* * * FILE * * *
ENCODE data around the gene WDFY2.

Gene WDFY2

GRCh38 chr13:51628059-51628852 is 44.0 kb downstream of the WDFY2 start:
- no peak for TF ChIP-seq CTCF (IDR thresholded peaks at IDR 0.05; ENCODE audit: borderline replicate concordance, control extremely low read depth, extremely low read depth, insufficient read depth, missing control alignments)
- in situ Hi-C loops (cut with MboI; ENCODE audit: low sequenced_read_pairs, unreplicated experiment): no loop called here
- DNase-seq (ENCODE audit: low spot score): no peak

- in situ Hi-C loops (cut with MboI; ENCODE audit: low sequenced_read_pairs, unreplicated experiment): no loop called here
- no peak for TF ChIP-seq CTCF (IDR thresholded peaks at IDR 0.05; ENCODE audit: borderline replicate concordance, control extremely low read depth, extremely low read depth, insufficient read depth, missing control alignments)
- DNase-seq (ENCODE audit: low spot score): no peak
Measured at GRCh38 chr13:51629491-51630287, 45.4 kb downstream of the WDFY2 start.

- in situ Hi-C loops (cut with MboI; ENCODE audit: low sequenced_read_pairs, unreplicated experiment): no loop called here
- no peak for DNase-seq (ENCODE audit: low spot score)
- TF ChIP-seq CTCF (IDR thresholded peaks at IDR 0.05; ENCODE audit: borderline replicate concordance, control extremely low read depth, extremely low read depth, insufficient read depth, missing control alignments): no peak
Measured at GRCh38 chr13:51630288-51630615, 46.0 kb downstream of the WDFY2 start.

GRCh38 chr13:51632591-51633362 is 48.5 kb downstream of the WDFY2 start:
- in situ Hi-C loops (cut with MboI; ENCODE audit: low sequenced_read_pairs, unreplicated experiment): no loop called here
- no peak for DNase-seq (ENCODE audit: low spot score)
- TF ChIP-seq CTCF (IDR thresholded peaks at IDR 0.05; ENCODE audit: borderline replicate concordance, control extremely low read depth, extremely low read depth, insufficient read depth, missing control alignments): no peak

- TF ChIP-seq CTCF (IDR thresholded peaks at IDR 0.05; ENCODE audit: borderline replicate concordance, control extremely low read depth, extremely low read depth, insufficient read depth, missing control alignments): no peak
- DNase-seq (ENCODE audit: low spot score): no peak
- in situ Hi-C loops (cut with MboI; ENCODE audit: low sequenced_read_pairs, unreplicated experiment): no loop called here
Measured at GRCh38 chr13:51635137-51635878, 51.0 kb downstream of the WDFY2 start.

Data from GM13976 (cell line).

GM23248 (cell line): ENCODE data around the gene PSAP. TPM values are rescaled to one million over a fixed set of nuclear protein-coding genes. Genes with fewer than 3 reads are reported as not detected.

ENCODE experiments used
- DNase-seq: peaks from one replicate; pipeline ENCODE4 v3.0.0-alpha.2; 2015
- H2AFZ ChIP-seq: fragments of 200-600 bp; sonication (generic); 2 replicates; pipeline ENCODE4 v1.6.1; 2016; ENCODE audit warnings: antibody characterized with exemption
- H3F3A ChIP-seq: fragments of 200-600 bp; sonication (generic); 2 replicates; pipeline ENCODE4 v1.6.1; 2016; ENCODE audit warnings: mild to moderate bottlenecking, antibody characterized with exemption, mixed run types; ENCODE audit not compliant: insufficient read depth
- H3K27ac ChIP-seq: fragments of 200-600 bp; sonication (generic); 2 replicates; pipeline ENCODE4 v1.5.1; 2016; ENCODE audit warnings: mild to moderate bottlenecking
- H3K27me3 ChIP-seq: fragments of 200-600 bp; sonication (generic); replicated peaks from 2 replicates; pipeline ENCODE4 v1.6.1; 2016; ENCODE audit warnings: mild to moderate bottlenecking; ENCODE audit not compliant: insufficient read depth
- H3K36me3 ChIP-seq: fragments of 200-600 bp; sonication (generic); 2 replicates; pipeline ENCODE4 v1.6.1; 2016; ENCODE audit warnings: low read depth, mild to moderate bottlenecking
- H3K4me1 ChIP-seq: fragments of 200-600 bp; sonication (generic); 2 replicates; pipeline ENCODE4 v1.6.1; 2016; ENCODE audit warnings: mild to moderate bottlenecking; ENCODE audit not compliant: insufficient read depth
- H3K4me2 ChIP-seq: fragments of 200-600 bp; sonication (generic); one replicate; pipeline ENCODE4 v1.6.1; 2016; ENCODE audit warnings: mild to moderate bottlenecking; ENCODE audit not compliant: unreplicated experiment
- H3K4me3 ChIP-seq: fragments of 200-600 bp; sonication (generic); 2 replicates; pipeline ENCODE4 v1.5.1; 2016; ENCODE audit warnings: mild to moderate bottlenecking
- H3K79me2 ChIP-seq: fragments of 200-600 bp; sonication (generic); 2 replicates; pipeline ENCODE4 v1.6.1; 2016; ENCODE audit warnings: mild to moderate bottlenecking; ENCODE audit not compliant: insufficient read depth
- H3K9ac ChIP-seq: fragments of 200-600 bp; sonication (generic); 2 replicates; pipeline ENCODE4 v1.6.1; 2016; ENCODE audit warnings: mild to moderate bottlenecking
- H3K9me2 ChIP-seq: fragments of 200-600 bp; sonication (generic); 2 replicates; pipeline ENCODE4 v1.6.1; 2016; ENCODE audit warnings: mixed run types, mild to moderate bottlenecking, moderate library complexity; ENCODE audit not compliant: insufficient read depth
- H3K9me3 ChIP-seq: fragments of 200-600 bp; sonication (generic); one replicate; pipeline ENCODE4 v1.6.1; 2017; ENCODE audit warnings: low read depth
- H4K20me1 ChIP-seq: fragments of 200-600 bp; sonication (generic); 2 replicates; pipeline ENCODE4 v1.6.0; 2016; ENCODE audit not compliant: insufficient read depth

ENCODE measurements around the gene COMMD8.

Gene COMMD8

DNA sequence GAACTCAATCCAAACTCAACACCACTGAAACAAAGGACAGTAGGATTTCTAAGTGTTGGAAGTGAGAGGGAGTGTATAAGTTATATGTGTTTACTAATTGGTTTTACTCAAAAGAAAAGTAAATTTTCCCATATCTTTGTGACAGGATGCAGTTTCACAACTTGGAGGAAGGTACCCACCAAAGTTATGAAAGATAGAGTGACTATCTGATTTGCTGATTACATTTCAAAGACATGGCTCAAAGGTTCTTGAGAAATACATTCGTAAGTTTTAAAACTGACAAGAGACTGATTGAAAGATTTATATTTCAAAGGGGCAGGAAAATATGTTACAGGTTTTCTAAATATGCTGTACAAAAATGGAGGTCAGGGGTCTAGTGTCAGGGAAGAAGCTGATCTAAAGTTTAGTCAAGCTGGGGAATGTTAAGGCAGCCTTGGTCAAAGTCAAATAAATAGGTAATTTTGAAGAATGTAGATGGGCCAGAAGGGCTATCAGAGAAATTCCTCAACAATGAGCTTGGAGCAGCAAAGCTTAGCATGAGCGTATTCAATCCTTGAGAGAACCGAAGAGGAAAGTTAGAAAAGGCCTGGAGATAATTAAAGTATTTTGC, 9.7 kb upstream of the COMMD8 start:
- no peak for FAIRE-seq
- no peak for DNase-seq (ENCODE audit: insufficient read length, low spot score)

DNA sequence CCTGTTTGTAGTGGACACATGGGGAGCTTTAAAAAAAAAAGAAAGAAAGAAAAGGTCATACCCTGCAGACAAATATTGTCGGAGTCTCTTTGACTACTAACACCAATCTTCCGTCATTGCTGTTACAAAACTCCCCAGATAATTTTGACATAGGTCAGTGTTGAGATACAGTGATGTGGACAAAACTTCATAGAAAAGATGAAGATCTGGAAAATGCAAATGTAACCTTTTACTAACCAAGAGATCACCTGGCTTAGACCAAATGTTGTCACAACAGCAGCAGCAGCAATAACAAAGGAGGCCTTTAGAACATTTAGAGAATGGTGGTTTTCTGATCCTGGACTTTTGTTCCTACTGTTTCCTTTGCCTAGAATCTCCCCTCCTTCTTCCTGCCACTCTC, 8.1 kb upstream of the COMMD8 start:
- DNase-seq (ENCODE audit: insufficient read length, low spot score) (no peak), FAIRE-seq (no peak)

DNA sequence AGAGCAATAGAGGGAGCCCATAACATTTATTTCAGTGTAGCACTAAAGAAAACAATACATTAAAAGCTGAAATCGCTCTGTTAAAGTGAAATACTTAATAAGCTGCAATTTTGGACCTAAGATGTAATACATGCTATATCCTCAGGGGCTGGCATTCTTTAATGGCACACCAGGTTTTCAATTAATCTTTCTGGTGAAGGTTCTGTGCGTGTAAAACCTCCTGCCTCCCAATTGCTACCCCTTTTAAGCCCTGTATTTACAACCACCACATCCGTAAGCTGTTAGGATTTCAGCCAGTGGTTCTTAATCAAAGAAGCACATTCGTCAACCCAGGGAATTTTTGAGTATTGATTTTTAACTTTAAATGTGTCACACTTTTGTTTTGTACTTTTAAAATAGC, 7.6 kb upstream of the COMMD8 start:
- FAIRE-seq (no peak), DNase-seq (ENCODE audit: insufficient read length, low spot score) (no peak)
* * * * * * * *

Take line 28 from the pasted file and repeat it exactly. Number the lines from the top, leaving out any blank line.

- H3F3A ChIP-seq: fragments of 200-600 bp; sonication (generic); 2 replicates; pipeline ENCODE4 v1.6.1; 2016; ENCODE audit warnings: mild to moderate bottlenecking, antibody characterized with exemption, mixed run types; ENCODE audit not compliant: insufficient read depth